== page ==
Bluestone’s latest book, co-authored with Mary Huff Stevenson and Russell Williams, is a major textbook titled The Urban Experience: Economics, Society, and Public Policy. This work, rich in theory and applied policy, was written for an interdisciplinary audience and can be used at either the undergraduate or graduate level.
As part of his work, Bluestone spends a considerable amount of time consulting with trade unions, industry groups, and various federal and state government agencies. He was Executive Adviser to the Governor’s Commission on the Future of Mature Industries in Massachusetts and has worked with the economic development departments of various states. He has testified before Congressional committees and lectures regularly before university, labor, community, and business groups. He appears frequently on local and national radio. Bluestone is also a founding member of the Economic Policy Institute, along with Robert Reich, Lester Thurow, Robert Kuttner, Ray Marshall, and Jeff Faux. In 2006, he served on the transition team for Governor Deval Patrick.
He has served as a member of the advisory council to the Massachusetts Executive Office of Housing and Economic Development as well as the Massachusetts Executive Office of Administration and Finance. He served on the Governor’s Economic Development Strategy Council and continues as a board member of the Governor’s Advanced Manufacturing Collaborative. From 2007-2010, he served as a member of the Community Affairs Research Advisory Board of the Federal Reserve Bank of Boston. He is a past board member of the Wellfleet Harbor Actors Theater (WHAT) and a board member of the Lyric Stage of Boston, the Mistral Chamber Music group in Brookline, and the Payomet Performance Center in Truro, Massachusetts.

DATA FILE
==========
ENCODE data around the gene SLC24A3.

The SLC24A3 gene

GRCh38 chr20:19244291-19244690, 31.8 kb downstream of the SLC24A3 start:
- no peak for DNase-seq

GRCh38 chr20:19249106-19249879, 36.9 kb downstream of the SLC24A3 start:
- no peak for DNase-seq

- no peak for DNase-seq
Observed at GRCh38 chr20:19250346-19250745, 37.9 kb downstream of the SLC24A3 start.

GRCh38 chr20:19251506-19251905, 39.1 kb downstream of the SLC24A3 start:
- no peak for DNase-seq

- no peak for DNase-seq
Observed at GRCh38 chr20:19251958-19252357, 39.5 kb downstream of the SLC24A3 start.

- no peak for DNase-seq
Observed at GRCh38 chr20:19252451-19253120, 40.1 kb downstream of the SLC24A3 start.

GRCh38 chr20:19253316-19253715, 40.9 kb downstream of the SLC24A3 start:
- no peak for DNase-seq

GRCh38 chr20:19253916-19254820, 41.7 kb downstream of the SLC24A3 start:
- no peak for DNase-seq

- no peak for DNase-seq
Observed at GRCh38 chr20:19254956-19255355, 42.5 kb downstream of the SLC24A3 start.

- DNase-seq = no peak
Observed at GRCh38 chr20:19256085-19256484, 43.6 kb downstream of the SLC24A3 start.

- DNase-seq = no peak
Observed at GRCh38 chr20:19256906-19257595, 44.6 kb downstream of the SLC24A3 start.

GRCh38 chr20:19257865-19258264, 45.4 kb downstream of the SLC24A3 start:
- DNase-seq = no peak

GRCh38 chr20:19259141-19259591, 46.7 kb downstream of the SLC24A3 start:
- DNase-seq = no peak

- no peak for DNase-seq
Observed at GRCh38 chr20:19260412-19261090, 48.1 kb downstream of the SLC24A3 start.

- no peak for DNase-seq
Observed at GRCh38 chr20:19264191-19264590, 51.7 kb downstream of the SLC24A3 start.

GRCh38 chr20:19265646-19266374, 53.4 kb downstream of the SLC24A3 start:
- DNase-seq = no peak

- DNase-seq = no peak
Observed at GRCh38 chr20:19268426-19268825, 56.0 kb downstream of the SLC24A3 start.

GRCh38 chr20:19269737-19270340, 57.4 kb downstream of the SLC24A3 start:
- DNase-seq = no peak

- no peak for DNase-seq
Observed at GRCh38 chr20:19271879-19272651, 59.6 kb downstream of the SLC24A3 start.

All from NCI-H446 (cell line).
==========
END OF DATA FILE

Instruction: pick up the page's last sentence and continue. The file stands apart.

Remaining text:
In his spare time, when he was younger, he competed in team triathlons as a bicycle racer — fortunately with a team otherwise comprised of orthopedic surgeons and an internist. He lives in Cambridge, Massachusetts and was married to Mary Ellen Colten for nearly thirty years until her passing in 2017. Their son Joshua works in Chicago and after teaching English and Spanish in the Chicago Public School system now works in public housing projects on the city’s North Side.